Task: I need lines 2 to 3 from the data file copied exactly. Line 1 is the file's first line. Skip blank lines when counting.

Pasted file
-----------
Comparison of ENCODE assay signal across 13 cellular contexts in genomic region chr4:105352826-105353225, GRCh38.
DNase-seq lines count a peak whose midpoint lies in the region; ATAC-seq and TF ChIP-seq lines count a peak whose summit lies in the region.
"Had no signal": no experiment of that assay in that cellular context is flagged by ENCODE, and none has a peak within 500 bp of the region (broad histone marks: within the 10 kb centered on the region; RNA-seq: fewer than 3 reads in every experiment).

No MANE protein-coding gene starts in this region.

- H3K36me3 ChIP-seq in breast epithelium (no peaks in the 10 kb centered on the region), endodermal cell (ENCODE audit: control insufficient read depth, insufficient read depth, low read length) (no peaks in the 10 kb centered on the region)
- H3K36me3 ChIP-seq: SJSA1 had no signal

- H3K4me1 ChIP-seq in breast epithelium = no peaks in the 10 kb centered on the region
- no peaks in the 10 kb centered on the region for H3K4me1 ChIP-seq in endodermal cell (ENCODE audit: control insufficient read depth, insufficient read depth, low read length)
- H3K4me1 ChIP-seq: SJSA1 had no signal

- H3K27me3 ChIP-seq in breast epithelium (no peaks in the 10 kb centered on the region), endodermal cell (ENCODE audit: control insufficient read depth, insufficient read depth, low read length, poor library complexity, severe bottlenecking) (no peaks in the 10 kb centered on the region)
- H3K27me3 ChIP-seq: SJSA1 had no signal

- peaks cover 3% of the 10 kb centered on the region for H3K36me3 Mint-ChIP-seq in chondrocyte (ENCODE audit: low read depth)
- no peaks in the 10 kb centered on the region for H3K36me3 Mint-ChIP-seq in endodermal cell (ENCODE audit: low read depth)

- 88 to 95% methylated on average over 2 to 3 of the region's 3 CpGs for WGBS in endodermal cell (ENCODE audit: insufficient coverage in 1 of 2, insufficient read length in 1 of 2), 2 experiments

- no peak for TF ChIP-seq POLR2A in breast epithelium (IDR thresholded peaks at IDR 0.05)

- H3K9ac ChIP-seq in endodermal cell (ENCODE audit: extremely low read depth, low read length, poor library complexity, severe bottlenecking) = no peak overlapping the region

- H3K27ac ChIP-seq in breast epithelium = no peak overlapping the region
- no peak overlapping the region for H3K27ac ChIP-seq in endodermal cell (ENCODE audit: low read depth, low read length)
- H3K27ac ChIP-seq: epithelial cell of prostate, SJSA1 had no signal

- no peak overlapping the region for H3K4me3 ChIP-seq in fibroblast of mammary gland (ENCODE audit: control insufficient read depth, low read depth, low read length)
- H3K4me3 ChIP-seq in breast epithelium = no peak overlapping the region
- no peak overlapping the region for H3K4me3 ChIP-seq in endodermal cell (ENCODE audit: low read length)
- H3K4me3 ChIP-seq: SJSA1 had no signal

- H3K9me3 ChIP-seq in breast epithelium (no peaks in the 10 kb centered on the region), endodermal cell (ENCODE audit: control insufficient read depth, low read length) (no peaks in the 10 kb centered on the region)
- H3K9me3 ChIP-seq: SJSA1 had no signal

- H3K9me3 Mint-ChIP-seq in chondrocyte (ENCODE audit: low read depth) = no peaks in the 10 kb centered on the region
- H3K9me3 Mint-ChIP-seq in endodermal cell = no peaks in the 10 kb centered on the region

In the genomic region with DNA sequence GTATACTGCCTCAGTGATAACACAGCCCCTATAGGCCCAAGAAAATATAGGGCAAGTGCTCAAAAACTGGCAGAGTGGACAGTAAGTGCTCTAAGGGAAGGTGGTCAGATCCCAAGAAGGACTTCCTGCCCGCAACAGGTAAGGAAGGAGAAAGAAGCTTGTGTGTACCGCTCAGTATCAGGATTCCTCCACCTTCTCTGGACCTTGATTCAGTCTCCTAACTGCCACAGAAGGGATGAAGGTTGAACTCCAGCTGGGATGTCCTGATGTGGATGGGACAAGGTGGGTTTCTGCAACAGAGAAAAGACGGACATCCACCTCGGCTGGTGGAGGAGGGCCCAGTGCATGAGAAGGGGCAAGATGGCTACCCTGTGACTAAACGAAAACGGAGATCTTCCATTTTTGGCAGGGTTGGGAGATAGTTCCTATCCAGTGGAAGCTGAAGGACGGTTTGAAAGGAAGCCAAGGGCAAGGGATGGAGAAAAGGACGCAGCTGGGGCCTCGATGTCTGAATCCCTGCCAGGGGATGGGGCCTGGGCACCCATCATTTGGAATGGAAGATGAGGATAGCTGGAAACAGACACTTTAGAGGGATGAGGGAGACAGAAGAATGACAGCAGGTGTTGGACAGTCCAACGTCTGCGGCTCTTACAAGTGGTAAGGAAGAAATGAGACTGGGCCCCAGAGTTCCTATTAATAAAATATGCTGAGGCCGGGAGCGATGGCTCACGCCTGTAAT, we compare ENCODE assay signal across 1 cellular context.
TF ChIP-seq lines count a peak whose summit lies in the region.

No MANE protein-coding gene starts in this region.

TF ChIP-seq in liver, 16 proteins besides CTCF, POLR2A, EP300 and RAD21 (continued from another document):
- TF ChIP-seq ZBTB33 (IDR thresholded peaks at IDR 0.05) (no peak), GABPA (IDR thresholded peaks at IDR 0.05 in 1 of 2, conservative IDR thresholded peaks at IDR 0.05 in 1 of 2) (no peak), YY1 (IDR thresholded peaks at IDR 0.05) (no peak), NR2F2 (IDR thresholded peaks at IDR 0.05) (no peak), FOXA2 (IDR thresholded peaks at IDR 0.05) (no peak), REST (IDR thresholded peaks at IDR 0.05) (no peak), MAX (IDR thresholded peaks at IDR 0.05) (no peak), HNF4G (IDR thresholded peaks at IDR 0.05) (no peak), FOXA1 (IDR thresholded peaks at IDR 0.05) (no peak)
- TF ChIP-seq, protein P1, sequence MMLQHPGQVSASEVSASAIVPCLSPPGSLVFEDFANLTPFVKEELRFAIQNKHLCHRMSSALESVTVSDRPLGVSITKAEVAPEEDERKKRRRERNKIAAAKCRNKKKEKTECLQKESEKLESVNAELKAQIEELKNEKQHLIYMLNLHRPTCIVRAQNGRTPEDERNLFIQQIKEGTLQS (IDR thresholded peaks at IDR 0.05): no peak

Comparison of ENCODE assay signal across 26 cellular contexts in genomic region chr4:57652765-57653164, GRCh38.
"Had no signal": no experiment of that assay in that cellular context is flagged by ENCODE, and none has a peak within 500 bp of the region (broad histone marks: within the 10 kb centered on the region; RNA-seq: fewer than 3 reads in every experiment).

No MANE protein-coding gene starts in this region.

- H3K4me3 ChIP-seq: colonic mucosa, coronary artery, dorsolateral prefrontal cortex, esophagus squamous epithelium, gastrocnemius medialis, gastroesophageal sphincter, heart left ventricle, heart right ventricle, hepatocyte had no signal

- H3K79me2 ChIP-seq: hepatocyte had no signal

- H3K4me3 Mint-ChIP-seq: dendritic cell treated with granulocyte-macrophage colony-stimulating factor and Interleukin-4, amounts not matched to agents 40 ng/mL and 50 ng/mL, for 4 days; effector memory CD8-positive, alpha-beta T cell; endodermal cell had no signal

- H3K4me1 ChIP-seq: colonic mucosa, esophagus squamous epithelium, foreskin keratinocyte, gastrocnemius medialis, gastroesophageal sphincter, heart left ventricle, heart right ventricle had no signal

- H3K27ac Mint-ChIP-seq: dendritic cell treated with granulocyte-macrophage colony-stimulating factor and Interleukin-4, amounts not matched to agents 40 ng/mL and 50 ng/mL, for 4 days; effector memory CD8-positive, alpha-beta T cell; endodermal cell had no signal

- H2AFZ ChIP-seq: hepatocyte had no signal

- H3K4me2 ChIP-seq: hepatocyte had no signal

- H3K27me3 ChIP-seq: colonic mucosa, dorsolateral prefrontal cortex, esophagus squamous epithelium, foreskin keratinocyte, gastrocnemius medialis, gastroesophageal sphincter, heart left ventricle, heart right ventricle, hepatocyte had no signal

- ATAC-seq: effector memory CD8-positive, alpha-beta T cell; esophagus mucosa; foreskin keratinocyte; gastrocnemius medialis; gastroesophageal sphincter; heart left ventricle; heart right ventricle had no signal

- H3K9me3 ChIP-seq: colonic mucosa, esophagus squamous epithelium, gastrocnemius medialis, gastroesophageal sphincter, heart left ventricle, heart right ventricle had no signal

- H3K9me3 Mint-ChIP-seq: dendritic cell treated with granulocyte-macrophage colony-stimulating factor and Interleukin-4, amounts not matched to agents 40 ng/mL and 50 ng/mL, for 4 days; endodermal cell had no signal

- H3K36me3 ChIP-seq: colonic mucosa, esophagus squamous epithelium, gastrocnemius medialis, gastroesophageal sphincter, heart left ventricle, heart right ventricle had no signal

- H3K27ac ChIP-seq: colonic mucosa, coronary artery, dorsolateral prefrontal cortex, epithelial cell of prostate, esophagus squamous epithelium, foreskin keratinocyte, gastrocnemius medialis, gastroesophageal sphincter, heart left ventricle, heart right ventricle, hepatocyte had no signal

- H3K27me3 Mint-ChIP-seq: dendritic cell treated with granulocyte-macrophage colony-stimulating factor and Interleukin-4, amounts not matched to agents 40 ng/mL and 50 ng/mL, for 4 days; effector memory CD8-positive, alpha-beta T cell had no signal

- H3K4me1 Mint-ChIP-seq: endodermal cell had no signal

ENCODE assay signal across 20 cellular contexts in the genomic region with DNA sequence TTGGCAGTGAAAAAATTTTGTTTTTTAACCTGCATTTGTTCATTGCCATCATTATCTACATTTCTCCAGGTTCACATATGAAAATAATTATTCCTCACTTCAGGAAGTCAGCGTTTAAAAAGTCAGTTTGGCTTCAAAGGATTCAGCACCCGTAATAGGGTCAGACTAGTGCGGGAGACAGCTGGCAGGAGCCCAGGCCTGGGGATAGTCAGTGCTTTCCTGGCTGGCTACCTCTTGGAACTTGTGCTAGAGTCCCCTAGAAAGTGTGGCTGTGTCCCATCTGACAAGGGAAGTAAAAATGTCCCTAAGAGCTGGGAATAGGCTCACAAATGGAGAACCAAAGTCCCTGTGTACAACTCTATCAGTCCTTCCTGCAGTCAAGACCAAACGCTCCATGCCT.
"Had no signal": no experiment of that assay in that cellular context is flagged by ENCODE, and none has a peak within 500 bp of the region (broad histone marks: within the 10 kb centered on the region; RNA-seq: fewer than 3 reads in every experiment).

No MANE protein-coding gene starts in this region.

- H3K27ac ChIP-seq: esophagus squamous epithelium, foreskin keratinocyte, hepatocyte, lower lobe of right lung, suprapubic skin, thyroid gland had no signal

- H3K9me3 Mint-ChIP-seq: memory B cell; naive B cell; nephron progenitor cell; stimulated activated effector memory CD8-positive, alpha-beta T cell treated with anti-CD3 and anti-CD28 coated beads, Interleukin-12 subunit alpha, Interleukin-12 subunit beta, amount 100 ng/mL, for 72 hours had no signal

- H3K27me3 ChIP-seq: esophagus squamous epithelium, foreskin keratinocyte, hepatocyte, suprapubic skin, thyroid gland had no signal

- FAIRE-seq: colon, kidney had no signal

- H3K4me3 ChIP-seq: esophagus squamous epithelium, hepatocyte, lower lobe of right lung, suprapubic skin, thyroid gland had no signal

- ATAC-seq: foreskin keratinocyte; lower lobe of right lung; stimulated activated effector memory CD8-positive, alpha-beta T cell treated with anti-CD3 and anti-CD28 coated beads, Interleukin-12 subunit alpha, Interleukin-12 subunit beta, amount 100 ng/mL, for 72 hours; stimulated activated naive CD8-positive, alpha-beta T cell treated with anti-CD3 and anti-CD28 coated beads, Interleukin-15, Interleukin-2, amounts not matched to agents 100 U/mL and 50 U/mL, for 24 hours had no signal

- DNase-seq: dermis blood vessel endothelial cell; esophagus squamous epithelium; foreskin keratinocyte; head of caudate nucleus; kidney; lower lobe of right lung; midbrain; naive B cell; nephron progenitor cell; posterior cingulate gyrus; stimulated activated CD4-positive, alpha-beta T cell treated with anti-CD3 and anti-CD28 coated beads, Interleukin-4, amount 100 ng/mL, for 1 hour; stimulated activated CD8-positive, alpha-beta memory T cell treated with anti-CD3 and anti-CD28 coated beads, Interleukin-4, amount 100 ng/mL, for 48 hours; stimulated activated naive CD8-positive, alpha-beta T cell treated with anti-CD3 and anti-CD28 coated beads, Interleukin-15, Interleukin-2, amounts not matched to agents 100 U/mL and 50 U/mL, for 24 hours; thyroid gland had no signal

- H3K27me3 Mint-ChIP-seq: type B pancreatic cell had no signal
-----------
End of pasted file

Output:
DNase-seq lines count a peak whose midpoint lies in the region; ATAC-seq and TF ChIP-seq lines count a peak whose summit lies in the region.
"Had no signal": no experiment of that assay in that cellular context is flagged by ENCODE, and none has a peak within 500 bp of the region (broad histone marks: within the 10 kb centered on the region; RNA-seq: fewer than 3 reads in every experiment).